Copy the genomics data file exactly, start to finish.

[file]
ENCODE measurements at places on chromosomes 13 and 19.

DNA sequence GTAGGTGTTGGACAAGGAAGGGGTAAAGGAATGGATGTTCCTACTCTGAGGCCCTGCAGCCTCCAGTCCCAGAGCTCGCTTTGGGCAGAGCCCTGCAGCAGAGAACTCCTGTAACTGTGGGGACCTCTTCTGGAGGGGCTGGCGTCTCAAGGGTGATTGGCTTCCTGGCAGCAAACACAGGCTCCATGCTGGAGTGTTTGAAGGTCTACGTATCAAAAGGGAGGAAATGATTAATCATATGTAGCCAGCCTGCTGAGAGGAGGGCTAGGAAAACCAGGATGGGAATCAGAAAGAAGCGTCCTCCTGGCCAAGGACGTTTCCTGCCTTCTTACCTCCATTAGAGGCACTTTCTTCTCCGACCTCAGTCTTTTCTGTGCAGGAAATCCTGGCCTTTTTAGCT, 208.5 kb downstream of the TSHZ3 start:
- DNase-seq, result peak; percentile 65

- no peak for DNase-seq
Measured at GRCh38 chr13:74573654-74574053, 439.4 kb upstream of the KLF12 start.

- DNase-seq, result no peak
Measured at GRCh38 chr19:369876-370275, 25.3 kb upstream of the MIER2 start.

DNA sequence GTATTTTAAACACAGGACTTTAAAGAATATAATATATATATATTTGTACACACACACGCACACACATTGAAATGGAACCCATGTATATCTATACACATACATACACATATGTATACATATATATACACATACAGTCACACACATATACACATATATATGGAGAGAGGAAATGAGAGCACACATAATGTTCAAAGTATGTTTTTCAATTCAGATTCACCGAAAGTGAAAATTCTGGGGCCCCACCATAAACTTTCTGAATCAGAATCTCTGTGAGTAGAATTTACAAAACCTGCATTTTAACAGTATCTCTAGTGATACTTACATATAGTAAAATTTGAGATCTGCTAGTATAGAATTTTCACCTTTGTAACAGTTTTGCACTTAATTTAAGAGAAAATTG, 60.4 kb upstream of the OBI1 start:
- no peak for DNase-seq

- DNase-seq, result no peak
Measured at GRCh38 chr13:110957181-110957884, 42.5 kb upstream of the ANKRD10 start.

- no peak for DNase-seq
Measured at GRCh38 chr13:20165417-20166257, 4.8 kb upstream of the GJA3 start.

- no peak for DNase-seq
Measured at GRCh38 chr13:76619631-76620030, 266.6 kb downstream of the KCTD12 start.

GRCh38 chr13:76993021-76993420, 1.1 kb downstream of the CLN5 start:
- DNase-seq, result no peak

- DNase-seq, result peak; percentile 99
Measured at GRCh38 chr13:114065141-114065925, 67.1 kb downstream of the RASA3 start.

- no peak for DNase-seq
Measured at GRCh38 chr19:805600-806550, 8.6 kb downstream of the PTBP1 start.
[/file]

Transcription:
ENCODE measurements at places on chromosomes 13 and 19.

DNA sequence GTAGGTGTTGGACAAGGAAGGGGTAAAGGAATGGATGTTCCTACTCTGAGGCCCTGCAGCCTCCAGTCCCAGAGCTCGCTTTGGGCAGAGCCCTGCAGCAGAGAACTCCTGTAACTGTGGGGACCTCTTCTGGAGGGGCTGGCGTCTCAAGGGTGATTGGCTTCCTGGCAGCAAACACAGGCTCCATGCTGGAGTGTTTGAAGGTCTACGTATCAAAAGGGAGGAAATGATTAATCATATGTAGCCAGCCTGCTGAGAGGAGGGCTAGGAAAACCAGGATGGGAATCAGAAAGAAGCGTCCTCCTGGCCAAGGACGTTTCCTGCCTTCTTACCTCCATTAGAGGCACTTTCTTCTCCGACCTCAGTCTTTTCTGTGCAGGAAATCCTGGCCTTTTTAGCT, 208.5 kb downstream of the TSHZ3 start:
- DNase-seq, result peak; percentile 65

- no peak for DNase-seq
Measured at GRCh38 chr13:74573654-74574053, 439.4 kb upstream of the KLF12 start.

- DNase-seq, result no peak
Measured at GRCh38 chr19:369876-370275, 25.3 kb upstream of the MIER2 start.

DNA sequence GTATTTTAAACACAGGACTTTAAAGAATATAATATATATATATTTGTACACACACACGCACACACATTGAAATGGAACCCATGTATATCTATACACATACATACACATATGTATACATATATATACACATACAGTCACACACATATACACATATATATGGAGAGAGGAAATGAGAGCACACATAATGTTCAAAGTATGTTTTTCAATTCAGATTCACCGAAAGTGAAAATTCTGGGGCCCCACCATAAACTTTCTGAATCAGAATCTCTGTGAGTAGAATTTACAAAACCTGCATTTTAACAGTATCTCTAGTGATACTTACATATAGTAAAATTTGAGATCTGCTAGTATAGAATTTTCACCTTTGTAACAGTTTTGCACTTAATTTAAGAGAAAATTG, 60.4 kb upstream of the OBI1 start:
- no peak for DNase-seq

- DNase-seq, result no peak
Measured at GRCh38 chr13:110957181-110957884, 42.5 kb upstream of the ANKRD10 start.

- no peak for DNase-seq
Measured at GRCh38 chr13:20165417-20166257, 4.8 kb upstream of the GJA3 start.

- no peak for DNase-seq
Measured at GRCh38 chr13:76619631-76620030, 266.6 kb downstream of the KCTD12 start.

GRCh38 chr13:76993021-76993420, 1.1 kb downstream of the CLN5 start:
- DNase-seq, result no peak

- DNase-seq, result peak; percentile 99
Measured at GRCh38 chr13:114065141-114065925, 67.1 kb downstream of the RASA3 start.

- no peak for DNase-seq
Measured at GRCh38 chr19:805600-806550, 8.6 kb downstream of the PTBP1 start.